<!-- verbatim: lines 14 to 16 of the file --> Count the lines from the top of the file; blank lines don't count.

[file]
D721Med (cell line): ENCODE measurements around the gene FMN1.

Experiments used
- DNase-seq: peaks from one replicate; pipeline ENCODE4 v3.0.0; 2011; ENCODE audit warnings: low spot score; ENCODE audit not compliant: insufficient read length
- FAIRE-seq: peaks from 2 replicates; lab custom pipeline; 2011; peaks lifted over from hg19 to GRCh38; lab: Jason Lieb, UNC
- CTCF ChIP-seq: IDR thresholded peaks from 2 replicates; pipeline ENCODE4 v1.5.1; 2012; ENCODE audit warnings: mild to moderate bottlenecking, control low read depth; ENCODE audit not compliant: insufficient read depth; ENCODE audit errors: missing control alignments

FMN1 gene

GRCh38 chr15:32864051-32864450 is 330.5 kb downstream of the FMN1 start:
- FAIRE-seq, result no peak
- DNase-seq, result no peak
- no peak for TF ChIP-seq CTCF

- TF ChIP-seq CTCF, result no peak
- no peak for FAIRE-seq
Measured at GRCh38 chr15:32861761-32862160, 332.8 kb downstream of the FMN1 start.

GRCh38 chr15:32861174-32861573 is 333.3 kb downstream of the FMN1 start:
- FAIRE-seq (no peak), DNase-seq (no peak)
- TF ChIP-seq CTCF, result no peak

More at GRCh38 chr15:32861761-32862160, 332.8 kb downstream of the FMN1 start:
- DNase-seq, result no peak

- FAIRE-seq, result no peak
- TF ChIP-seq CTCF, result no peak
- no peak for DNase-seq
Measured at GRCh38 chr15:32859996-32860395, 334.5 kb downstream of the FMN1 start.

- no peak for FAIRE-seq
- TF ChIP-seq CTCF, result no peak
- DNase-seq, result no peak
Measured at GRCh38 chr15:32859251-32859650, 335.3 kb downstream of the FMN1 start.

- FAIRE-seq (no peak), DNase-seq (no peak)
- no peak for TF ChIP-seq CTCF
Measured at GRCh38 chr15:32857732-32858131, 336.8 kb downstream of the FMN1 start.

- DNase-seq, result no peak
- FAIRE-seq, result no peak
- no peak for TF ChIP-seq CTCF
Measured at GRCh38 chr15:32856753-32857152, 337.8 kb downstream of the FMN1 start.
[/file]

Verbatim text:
GRCh38 chr15:32861174-32861573 is 333.3 kb downstream of the FMN1 start:
- FAIRE-seq (no peak), DNase-seq (no peak)
- TF ChIP-seq CTCF, result no peak